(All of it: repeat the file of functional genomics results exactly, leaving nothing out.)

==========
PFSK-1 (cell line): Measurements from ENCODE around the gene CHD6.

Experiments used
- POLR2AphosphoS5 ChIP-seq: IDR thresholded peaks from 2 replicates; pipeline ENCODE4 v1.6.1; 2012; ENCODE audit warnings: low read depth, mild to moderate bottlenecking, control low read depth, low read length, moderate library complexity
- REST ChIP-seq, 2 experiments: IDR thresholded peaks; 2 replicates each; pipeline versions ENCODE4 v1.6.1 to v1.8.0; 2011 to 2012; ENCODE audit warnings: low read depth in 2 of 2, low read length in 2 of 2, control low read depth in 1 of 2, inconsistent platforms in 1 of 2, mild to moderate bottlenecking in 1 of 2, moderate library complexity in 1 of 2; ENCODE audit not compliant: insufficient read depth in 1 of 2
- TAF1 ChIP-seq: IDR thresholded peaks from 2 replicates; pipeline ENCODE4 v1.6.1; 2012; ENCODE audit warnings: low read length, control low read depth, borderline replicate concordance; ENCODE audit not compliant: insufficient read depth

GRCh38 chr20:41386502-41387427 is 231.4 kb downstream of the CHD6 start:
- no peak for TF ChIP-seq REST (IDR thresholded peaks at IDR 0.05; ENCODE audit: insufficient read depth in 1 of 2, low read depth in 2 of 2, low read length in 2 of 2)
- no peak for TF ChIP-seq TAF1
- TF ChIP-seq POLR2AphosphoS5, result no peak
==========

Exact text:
PFSK-1 (cell line): Measurements from ENCODE around the gene CHD6.

Experiments used
- POLR2AphosphoS5 ChIP-seq: IDR thresholded peaks from 2 replicates; pipeline ENCODE4 v1.6.1; 2012; ENCODE audit warnings: low read depth, mild to moderate bottlenecking, control low read depth, low read length, moderate library complexity
- REST ChIP-seq, 2 experiments: IDR thresholded peaks; 2 replicates each; pipeline versions ENCODE4 v1.6.1 to v1.8.0; 2011 to 2012; ENCODE audit warnings: low read depth in 2 of 2, low read length in 2 of 2, control low read depth in 1 of 2, inconsistent platforms in 1 of 2, mild to moderate bottlenecking in 1 of 2, moderate library complexity in 1 of 2; ENCODE audit not compliant: insufficient read depth in 1 of 2
- TAF1 ChIP-seq: IDR thresholded peaks from 2 replicates; pipeline ENCODE4 v1.6.1; 2012; ENCODE audit warnings: low read length, control low read depth, borderline replicate concordance; ENCODE audit not compliant: insufficient read depth

GRCh38 chr20:41386502-41387427 is 231.4 kb downstream of the CHD6 start:
- no peak for TF ChIP-seq REST (IDR thresholded peaks at IDR 0.05; ENCODE audit: insufficient read depth in 1 of 2, low read depth in 2 of 2, low read length in 2 of 2)
- no peak for TF ChIP-seq TAF1
- TF ChIP-seq POLR2AphosphoS5, result no peak